This DVD-Video has three sections:
- Peter Phillips directs The Tallis Scholars in sacred music by William Byrd, filmed by candlelight in Tewkesbury Abbey. The playing time is 72-23.
- Charles Hazlewood explores the life and music of William Byrd, Catholic Composer for a Protestant Queen, and the troubled times that produced some of the most intimate and passionate sacred music ever written. The playing time which includes excerpts from the filmed performances is 69-16.
- Audio-only performances of William Byrd's Mass for five voices and Mass for three voices taken from CDGIM 345 and his Tribue Domine taken from CDGIM 998. The playing time is 51-41.
Playing Elizabeth's Tune, the television programme which The Tallis Scholars made for the BBC, explored the life and music of William Byrd, Catholic composer for a Protestant queen. In doing so it also illustrated the different styles which Byrd cultivated in his vocal music. This disc is a tribute to the all-round nature of his genius - to the kind of composer who could turn his hand to anything, and transform it.
Although Byrd was a genius to rival his teacher, Thomas Tallis, he was not required to write church music in quite so many styles as Tallis did - the political and religious situation in England in Byrd's lifetime was a little more settled. Nonetheless he had to face up to the same basic challenge as Tallis: to write music for the Protestant authorities when arguably his heart wasn't really in it; and to find opportunities to write the kind of music he really wanted to write - for the Catholic liturgy - and not be arrested for it. As in Tallis's time the compositional methods required for those two traditions were different. The Protestants wanted their music to have English words which could be heard, requiring a style which was simple enough to enable that to happen. The Catholic tradition, by this time fairly remote from Byrd, still favoured Latin texts and a style which in theory could be more elaborate. However in practice, as this disc shows, Byrd wrote quite simple music for the Catholics and, as in his Great Service, quite complex music for the Anglicans.
The disc opens with Vigilate, a favourite motet with singers and writers on Byrd's music alike for its energy and madrigalian resourcefulness. Since it was first published in 1589 we may conclude that it was written in the first half of Byrd's career, probably for the Chapel Royal to sing as a non-liturgical extra item at any service in Advent. Its Latin text and the outward-going nature of the music suggest that it did not come under direct Anglican influence, but anticipated a more courtly audience. The madrigalisms are expertly managed: the spirited ascending scale for the crowing cock at ‘an galli cantu', the slowing down of the harmonic rhythm for the sleep-laden ‘dormientes', the breath-taking speed of the imitation, amounting to a brief canon between soprano and second tenor, at ‘repente' (one of the trickiest phrases to make cohere that I know).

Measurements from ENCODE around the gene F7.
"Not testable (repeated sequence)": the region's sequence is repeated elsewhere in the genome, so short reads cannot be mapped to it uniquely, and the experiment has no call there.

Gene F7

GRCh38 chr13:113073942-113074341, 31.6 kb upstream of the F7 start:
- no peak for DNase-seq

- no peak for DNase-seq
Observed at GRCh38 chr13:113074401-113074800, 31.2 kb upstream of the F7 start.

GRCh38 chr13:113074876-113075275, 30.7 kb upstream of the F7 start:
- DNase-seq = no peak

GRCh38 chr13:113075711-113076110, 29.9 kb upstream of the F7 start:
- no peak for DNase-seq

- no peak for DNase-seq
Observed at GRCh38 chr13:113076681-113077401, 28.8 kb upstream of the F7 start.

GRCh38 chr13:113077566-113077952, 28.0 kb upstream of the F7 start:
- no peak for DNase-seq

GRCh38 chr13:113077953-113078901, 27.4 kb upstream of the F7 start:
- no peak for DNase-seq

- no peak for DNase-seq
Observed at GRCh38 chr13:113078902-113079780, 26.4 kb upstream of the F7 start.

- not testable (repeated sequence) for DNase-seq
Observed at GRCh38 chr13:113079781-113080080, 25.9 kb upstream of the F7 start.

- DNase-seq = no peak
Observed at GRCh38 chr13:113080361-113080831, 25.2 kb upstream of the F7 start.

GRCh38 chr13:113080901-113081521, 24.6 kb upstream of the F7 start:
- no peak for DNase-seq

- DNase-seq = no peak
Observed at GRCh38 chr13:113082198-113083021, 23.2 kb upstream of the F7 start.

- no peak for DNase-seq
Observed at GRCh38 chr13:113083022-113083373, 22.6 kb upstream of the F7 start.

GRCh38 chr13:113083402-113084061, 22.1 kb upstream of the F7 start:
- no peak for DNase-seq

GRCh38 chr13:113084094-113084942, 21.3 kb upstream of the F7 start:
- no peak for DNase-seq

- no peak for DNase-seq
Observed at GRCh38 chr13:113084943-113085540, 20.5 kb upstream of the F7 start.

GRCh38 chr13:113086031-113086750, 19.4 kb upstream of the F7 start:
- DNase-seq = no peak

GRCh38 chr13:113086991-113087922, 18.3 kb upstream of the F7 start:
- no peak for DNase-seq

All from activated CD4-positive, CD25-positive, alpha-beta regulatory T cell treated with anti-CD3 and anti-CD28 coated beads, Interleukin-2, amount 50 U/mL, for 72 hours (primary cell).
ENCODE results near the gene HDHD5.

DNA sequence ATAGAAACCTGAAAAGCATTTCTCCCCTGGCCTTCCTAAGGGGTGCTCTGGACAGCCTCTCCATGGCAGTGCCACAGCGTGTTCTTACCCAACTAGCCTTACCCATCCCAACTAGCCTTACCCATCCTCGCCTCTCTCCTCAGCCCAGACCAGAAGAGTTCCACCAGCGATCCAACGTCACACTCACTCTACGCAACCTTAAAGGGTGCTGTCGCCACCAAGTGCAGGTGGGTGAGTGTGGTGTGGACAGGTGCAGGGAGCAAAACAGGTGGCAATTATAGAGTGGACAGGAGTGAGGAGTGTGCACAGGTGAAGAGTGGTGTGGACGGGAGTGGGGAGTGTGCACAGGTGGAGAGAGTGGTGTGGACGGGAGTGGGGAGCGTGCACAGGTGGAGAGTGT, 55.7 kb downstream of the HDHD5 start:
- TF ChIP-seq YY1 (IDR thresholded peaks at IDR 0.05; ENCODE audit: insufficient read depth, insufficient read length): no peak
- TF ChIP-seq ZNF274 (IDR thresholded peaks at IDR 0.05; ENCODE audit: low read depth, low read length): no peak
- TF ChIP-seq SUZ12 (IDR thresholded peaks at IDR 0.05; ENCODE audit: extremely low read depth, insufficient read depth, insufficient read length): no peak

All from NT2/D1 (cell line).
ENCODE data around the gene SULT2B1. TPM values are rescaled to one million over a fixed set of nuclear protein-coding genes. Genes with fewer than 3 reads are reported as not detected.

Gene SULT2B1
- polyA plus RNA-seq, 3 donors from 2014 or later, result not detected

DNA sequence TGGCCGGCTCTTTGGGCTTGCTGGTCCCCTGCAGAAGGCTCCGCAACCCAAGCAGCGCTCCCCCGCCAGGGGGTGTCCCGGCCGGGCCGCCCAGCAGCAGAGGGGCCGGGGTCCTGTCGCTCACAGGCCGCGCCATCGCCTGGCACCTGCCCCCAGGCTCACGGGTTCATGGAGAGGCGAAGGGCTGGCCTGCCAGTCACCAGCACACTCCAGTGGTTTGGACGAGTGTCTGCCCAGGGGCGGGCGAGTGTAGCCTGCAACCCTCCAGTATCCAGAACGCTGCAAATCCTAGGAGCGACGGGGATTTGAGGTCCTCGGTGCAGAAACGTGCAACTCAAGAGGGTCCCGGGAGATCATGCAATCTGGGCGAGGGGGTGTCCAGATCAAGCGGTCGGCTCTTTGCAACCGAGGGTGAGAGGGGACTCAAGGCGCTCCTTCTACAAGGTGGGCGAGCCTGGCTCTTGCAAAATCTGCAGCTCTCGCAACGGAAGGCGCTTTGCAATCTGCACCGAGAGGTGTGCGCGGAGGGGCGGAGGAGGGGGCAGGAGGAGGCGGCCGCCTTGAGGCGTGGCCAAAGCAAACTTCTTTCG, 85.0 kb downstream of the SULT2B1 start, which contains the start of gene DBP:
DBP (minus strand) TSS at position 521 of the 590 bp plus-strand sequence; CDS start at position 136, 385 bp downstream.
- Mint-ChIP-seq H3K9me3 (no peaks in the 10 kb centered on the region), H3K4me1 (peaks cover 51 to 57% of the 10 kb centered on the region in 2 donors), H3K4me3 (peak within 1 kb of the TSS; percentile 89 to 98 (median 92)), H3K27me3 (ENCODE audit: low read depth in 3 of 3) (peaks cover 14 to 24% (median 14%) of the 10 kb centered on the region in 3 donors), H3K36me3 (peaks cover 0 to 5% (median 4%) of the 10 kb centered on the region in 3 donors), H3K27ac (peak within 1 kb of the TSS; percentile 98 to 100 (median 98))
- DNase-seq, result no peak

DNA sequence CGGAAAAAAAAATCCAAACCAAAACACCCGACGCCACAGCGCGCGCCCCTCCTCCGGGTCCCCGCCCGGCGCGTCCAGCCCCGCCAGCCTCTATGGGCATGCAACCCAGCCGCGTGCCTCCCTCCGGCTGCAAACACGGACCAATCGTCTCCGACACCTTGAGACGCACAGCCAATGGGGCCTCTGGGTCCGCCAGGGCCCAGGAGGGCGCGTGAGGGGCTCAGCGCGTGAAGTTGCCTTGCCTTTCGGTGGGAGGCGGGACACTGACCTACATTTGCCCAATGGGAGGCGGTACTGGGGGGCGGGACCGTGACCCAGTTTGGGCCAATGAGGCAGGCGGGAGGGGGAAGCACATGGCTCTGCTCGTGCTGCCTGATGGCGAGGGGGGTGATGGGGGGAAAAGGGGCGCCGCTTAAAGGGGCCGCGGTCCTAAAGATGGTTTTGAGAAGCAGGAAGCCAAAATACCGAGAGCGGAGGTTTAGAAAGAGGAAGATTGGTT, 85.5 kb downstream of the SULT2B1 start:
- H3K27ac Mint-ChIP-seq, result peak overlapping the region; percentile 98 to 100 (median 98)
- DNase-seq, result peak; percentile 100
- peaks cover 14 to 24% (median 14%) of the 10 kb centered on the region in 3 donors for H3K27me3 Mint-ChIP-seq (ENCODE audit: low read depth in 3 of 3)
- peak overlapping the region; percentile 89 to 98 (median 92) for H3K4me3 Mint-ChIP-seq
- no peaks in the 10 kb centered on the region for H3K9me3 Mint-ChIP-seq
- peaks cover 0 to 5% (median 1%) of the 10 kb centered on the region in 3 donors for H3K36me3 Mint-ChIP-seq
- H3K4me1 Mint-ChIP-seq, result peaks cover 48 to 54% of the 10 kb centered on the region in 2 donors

This burst of excitement is followed by two of Byrd's most sustained and penitential compositions: Tristitia et anxietas and Ne irascaris, Domine. Since both these were published in the same collection as Vigilate - the 1589 Cantiones Sacrae - it is possible to draw some parallels between them. Like Vigilate they were composed before Byrd left the queen's service and retired to the country to write the more intimate Latin-texted liturgical pieces of his Gradualia collections. Yet the sheer scale and intensity of these two masterpieces points to a man who had mastered his craft to a high degree. Most commentators agree that both express a deep longing for a return to Catholicism, but in sufficiently veiled terms for the court to have swallowed it. So Byrd turned away from outright anger, sublimating his feelings in more inward emotions, none more powerful than for the word ‘tristitia' at the very outset of Tristitia et anxietas. Blatant madrigalisms of the kind found in Vigilate were not appropriate to such a mood, though moments like the gentle way the parts move at ‘consolare' show Byrd approaching word-painting from a different angle. In Ne irascaris, Domine, in the famous second part known to many Anglican musicians under the title Bow thine ear, O Lord, the profound silence before ‘Sion deserta facta est' contributes to one of the most haunting phrases of the period. This is then crowned by the extended passage for ‘Ierusalem desolata est', surely a metaphor for the spiritual state of England as Byrd saw it if ever there was one.